Lisa Nandy on UK’s Future Development Policy Under Labour

February 29, 2024

     By Duncan Green     

So, apologies for the anglo-centrism and all that, but the recent series of crystal ball blogs on the future of UK Aid under (as seems likely) an incoming Labour Government has been getting lots of good comments. Here’s Andy Sumner parts one and two, and Tom Wingfield’s response. This week, Labour’s Shadow Cabinet Minister for International Development, Lisa Nandy (right), spoke at the ODI think tank (her first major speech since she first took on the role).  

Overall impression? She is very relatable, sensible, smart, listens to questions and then (shock!) largely tries to answer them. The questions were good too, reviving my faith in the UK dev cluster of academics, thinktanks and NGOs, which has taken quite a battering since the destruction of DFID. More on that later.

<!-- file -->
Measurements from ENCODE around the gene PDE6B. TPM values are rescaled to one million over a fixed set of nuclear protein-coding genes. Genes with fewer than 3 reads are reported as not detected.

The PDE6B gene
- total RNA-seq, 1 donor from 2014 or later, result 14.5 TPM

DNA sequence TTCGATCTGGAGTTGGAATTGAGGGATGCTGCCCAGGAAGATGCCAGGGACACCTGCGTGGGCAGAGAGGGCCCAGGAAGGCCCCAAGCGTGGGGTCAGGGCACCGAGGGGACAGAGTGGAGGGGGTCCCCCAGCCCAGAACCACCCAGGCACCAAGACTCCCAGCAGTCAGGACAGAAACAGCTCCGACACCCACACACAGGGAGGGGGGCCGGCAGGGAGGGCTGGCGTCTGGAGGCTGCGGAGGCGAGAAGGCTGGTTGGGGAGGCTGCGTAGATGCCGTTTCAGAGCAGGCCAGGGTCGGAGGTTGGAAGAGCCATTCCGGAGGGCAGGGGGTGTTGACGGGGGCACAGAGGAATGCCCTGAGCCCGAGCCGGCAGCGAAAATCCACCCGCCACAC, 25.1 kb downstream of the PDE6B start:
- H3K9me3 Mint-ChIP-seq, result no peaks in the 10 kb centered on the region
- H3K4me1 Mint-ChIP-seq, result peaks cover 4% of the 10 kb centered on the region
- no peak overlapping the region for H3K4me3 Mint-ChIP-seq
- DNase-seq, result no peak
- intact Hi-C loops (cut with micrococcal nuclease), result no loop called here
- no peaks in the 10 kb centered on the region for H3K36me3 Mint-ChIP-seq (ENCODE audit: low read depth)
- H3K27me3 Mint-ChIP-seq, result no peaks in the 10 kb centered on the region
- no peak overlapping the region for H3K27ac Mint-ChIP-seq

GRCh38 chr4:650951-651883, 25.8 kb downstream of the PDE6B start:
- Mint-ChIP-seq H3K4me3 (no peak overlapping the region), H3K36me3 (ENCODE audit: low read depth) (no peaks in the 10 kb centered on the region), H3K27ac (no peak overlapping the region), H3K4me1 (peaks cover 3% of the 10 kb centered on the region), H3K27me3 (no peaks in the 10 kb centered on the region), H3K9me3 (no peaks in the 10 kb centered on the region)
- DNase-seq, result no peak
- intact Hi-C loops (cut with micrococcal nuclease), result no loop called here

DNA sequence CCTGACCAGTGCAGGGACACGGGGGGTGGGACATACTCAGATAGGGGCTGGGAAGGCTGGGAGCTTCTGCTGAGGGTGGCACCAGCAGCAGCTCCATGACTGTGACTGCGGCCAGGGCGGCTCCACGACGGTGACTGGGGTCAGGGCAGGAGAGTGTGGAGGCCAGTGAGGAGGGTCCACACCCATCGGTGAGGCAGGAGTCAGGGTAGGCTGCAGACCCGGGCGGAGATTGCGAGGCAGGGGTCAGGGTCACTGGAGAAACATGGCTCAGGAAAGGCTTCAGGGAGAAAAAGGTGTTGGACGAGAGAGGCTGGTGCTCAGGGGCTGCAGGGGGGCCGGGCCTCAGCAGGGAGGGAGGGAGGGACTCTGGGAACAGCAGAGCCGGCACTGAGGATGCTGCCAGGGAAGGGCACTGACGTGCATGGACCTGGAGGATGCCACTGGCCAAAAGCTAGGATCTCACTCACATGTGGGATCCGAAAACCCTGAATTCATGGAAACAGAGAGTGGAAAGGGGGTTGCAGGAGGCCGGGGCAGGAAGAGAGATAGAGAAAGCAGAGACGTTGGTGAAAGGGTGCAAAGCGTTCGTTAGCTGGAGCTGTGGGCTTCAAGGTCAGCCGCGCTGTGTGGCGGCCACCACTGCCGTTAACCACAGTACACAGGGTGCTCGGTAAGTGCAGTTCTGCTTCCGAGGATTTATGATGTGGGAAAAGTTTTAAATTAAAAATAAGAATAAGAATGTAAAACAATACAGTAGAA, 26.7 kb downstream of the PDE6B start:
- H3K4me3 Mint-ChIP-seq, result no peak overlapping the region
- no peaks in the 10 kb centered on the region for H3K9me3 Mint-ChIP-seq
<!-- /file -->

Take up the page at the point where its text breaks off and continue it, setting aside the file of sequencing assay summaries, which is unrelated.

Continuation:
Some headlines and quotes from her initial presentation:

Any new government will have to mend the damage to its reputation and antagonism between EU and the South over human rights, Gaza and perceived double standards. She’s been to the Middle East a few times, and is a former Chair of Labour Friends of Palestine, and has been struck by the anger over European inaction on Gaza. That will have to involve the whole of government, not just the aid bit. For that you need a simple overall narrative – aka a ‘clear direction of travel’.

‘This is not 1997’. Her slogan for a future Labour government is ‘a world free from poverty on a liveable planet’, with a focus on poverty, climate and debt.